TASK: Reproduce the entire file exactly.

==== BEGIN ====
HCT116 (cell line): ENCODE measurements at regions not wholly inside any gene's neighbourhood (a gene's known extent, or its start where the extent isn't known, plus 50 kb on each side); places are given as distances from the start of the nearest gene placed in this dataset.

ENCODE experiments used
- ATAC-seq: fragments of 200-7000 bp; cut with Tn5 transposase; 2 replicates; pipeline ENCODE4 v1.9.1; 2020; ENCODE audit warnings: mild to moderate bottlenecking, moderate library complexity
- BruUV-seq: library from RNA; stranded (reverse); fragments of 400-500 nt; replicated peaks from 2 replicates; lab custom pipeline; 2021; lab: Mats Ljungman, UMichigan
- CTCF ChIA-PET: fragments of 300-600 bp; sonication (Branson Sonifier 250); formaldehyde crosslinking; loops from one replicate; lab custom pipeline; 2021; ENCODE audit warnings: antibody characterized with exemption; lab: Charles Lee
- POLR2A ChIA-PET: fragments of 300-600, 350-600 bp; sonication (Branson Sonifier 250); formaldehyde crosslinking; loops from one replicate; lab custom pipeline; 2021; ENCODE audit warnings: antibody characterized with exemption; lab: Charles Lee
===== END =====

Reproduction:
HCT116 (cell line): ENCODE measurements at regions not wholly inside any gene's neighbourhood (a gene's known extent, or its start where the extent isn't known, plus 50 kb on each side); places are given as distances from the start of the nearest gene placed in this dataset.

ENCODE experiments used
- ATAC-seq: fragments of 200-7000 bp; cut with Tn5 transposase; 2 replicates; pipeline ENCODE4 v1.9.1; 2020; ENCODE audit warnings: mild to moderate bottlenecking, moderate library complexity
- BruUV-seq: library from RNA; stranded (reverse); fragments of 400-500 nt; replicated peaks from 2 replicates; lab custom pipeline; 2021; lab: Mats Ljungman, UMichigan
- CTCF ChIA-PET: fragments of 300-600 bp; sonication (Branson Sonifier 250); formaldehyde crosslinking; loops from one replicate; lab custom pipeline; 2021; ENCODE audit warnings: antibody characterized with exemption; lab: Charles Lee
- POLR2A ChIA-PET: fragments of 300-600, 350-600 bp; sonication (Branson Sonifier 250); formaldehyde crosslinking; loops from one replicate; lab custom pipeline; 2021; ENCODE audit warnings: antibody characterized with exemption; lab: Charles Lee